Not so long ago, I had a dessert wine with Cantucci biscuits (Biscotti)  as a dessert, in a local restaurant  It was an absolutely delicious combination (crunchy bIscuits, not too sweet, dipped in nectar - wonderful!) and I suspect that, had I seen the label it would have contained Moscato Bianco. 

The Muscat grape is also used for making Metaxa Brandy in Greece. I absolutely adore Metaxa and could rant on about it for quite a while, so I guess that's another hub. Most people in the UK are very sniffy about Metaxa, seeing it as cheap holiday muck, because they compare it to the brandies we have over here. However, i enjoy it for it's own qualities; my favourite being three star Metaxa. however, I digress.......I could go on...and on...

 Apparently the Muscat grapes, and hence their wines possess high concentrations of flavonoids, the little antioxidants that promote health.  There are almost as many flavonoids in Muscat, as there are in red wine, so if you drink Moscato, you could argue that it is good for you.

So, come on all you Moscato drinkers, tell me about your favourite tipple.....I'm sure there's more than one of you out there???

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Comments 11 comments

Rose Barrett 6 years ago

I am not familiar with Moscato wines. Sounds like a very interesting and royal history there. I think I will try to taste one in the near future.


jrm 5 years ago

Love moscato. Tried many wines and this is by far my favorite. To each his own I suppose.


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Georgina_writes 5 years ago from Dartmoor Author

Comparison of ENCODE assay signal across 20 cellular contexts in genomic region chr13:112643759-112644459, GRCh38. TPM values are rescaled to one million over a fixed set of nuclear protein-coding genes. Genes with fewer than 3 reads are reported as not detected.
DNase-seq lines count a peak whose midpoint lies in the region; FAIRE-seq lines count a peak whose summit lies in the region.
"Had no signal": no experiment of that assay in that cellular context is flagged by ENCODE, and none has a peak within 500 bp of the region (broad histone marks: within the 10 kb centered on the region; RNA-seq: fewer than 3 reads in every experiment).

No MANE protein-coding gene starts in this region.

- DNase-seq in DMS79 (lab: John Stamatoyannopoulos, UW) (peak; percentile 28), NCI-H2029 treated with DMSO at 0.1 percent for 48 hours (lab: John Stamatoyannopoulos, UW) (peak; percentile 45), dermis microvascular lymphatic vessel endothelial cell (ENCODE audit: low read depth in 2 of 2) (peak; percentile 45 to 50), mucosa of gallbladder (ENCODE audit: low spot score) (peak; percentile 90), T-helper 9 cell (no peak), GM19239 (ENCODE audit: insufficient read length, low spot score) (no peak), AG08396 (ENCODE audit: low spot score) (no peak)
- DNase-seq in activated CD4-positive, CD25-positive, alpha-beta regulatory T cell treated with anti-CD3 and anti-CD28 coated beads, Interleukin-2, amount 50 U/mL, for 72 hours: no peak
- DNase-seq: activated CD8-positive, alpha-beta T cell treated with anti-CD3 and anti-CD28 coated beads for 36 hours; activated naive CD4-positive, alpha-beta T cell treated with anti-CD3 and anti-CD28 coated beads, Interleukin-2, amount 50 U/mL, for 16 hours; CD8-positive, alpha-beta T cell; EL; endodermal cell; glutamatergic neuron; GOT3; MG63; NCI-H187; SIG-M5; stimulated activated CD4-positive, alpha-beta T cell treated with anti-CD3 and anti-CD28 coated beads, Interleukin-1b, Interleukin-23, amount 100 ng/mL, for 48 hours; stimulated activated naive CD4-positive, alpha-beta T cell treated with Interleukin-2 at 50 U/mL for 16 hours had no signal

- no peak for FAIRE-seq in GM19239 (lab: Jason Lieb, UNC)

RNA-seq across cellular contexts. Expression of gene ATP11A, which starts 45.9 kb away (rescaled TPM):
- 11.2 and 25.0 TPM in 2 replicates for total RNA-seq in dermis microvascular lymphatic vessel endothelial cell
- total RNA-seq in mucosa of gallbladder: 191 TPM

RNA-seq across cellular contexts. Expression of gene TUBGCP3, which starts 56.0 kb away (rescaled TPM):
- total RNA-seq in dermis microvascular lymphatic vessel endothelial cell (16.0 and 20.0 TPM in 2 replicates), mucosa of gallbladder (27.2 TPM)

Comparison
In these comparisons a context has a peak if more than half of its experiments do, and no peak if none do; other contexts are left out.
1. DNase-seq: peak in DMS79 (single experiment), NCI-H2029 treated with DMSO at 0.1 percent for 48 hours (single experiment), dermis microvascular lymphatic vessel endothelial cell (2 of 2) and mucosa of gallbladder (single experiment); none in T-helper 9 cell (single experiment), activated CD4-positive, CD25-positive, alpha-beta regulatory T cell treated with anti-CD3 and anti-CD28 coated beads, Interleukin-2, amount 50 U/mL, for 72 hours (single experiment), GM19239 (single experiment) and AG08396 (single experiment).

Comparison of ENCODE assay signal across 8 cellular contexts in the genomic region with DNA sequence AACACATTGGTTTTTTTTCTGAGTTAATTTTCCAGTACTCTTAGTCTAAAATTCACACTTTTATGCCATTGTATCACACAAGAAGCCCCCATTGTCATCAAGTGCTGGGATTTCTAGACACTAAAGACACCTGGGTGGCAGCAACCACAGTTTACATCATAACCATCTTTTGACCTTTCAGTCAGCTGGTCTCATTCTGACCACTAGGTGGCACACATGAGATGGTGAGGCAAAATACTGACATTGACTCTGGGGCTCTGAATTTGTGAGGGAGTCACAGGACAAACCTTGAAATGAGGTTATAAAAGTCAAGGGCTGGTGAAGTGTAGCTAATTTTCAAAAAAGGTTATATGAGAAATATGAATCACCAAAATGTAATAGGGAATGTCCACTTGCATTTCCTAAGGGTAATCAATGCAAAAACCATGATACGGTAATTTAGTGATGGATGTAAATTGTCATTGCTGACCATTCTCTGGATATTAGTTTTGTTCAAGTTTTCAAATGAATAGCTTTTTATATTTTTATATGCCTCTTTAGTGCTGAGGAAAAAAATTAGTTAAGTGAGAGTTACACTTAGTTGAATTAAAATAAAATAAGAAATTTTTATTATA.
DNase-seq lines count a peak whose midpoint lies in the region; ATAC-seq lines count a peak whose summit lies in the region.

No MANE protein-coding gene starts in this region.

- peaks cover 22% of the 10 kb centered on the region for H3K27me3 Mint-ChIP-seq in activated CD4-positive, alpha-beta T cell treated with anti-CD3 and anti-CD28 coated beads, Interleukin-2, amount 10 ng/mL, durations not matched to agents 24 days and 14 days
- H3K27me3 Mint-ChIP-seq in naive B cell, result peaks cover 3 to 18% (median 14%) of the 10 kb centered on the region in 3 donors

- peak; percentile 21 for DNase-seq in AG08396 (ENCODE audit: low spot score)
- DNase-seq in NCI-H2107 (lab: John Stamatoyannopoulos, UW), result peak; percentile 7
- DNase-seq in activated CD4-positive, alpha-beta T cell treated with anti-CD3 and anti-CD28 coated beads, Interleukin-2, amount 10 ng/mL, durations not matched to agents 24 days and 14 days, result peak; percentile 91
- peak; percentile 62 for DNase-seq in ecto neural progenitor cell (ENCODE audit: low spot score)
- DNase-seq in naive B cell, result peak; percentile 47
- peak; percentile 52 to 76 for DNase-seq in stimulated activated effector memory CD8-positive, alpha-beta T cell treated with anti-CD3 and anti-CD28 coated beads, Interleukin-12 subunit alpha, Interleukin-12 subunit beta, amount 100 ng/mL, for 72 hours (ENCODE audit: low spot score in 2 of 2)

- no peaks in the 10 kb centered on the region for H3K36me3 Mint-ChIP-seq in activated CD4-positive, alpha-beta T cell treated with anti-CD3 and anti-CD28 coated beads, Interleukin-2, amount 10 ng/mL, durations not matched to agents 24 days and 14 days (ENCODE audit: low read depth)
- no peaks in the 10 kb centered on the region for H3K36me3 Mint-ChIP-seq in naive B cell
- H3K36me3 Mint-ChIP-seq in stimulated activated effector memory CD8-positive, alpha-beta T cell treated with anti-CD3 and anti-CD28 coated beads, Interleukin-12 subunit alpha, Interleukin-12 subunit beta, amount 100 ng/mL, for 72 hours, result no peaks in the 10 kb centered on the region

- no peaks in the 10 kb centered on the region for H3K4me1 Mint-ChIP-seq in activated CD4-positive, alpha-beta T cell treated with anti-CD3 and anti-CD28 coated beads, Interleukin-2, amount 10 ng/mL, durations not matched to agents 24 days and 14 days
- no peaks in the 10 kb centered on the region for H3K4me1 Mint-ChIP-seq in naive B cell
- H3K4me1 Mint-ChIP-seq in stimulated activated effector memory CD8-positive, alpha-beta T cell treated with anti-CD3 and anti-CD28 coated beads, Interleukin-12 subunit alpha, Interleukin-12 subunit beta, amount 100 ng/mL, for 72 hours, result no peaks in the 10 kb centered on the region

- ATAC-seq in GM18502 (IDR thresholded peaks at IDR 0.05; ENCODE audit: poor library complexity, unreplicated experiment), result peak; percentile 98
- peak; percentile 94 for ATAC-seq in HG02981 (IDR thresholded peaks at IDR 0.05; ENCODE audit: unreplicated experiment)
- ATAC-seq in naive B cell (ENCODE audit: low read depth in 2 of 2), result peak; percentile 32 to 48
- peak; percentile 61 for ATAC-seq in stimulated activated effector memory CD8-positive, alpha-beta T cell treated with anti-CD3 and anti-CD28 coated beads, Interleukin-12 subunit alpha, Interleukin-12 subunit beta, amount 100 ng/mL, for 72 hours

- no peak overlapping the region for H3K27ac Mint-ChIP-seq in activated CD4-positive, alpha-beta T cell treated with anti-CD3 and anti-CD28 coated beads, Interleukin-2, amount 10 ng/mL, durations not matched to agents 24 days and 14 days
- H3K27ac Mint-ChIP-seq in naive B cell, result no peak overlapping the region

It's a really popular wine, jrm, but not one loved by wine snobs.


erica 5 years ago

I'm a proud wine snob. The drier the better. But I LOVE Moscato wines! May all of the immature wine drinkers and seasoned, educated wine drinkers rejoice in this beautiful, tasty wine!


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Georgina_writes 5 years ago from Dartmoor Author

I'm with you erica


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Jay Bradley 5 years ago

Great summary and what an awesome list! I bought the Lambrini the other day. Check out my friend Emily's blog:

www.mymoscatowine.com


daphne maia 5 years ago

I love yellow tail moscato! Thanks for this article on the wine. Very informative. A question though. Its often known as a dessert wine. Does it mean tht its only drunk after meals? Can it go with meals like other whites?


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Georgina_writes 5 years ago from Dartmoor Author

Thanks Daphne - yep - drink it any time.


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steveamy 4 years ago from Florida

The best of the muscats is Muscat de Beaunes de Venise. The Domaine Durban is the best example -- luscious.


Letisha 4 years ago

I absolutely LOVE the Barefoot sweet red moscato! It goes extremely well with steak and veggies.


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Georgina_writes 4 years ago from Dartmoor Author

That sounds really good right now!